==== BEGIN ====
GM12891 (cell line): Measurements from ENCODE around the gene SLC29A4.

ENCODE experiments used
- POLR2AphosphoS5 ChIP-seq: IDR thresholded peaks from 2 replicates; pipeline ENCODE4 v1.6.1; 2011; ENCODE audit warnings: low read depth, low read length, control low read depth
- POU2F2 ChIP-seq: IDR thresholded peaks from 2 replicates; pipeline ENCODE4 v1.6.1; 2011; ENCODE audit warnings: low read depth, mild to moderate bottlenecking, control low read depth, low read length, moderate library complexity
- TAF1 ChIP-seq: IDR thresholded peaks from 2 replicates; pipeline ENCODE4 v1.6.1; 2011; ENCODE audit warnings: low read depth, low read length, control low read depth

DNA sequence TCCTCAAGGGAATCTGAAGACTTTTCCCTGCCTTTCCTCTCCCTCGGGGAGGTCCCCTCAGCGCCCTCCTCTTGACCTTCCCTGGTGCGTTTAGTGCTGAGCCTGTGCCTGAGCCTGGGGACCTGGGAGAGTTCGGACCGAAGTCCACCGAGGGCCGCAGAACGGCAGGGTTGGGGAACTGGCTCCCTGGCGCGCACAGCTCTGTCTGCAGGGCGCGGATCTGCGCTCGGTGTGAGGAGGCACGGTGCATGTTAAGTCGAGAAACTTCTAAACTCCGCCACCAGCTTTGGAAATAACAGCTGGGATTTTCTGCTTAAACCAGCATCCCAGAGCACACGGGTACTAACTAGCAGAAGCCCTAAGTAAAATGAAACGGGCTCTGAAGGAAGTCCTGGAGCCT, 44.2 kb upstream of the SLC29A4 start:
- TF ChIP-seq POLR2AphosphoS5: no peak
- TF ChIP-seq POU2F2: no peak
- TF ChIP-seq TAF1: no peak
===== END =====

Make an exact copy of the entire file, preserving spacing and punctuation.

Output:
GM12891 (cell line): Measurements from ENCODE around the gene SLC29A4.

ENCODE experiments used
- POLR2AphosphoS5 ChIP-seq: IDR thresholded peaks from 2 replicates; pipeline ENCODE4 v1.6.1; 2011; ENCODE audit warnings: low read depth, low read length, control low read depth
- POU2F2 ChIP-seq: IDR thresholded peaks from 2 replicates; pipeline ENCODE4 v1.6.1; 2011; ENCODE audit warnings: low read depth, mild to moderate bottlenecking, control low read depth, low read length, moderate library complexity
- TAF1 ChIP-seq: IDR thresholded peaks from 2 replicates; pipeline ENCODE4 v1.6.1; 2011; ENCODE audit warnings: low read depth, low read length, control low read depth

DNA sequence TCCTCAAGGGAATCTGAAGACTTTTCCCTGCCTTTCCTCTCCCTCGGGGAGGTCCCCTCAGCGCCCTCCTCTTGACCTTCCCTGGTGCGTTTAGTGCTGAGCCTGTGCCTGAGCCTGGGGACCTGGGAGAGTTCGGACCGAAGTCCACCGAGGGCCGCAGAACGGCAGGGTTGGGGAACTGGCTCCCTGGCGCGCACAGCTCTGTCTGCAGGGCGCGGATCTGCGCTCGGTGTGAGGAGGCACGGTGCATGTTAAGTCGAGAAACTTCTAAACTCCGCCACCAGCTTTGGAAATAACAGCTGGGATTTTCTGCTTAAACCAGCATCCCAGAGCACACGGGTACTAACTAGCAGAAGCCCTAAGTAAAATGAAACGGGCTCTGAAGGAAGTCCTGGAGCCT, 44.2 kb upstream of the SLC29A4 start:
- TF ChIP-seq POLR2AphosphoS5: no peak
- TF ChIP-seq POU2F2: no peak
- TF ChIP-seq TAF1: no peak